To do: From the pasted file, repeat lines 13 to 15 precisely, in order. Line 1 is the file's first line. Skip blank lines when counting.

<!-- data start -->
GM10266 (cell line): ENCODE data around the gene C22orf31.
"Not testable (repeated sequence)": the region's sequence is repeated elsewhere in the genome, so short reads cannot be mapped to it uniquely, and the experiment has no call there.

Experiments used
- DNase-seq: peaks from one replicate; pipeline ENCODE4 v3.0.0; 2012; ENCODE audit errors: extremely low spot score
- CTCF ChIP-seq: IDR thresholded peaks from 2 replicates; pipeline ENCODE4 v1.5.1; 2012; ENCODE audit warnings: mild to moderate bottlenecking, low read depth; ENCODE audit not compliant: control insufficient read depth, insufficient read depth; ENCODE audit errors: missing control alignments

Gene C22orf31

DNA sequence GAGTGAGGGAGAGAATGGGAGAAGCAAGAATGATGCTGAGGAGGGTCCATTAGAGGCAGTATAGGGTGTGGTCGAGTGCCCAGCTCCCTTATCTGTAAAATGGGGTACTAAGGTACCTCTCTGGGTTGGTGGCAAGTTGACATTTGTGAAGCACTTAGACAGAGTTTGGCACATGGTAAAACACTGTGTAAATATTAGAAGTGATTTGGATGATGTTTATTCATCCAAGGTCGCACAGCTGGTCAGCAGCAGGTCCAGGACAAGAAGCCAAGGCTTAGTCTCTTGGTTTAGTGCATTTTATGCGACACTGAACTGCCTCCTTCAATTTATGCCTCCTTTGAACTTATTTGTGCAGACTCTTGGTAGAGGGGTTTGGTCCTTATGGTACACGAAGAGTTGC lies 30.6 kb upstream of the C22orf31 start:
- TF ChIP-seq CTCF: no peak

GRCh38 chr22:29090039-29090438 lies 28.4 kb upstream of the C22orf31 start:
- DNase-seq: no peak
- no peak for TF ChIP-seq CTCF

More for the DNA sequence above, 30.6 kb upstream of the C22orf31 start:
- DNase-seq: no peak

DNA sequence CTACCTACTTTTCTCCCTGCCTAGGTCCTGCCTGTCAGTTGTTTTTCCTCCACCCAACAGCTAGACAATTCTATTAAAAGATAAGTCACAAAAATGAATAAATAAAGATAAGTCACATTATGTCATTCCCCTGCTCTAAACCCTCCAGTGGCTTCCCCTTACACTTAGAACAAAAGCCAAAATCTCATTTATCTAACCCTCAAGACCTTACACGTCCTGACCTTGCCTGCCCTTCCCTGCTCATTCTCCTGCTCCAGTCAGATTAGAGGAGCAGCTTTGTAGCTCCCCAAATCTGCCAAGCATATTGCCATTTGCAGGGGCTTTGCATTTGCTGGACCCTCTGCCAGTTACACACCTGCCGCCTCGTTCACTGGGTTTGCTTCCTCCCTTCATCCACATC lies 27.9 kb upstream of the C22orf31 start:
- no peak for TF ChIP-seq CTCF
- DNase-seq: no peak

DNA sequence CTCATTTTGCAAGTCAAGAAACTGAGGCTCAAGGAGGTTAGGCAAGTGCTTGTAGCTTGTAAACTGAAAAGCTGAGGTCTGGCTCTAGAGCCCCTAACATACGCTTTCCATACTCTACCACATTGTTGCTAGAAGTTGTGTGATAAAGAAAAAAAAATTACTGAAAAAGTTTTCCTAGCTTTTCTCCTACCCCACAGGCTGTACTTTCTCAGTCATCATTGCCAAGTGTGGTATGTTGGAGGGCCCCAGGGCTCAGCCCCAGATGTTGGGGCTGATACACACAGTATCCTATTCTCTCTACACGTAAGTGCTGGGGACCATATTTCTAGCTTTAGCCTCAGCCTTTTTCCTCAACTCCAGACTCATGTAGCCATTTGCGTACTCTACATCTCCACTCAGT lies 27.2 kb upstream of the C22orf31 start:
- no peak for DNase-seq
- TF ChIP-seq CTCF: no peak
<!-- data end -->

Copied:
- DNase-seq: no peak

DNA sequence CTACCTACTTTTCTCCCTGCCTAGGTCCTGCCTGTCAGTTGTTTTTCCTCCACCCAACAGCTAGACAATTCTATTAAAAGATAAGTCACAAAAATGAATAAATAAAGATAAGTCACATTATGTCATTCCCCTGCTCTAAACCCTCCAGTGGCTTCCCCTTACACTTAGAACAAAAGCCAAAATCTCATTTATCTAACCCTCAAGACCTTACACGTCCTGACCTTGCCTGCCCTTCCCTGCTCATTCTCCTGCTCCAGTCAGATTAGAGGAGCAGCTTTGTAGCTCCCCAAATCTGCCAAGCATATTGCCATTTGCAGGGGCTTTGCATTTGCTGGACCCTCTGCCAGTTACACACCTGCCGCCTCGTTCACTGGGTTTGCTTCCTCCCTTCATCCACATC lies 27.9 kb upstream of the C22orf31 start:
- no peak for TF ChIP-seq CTCF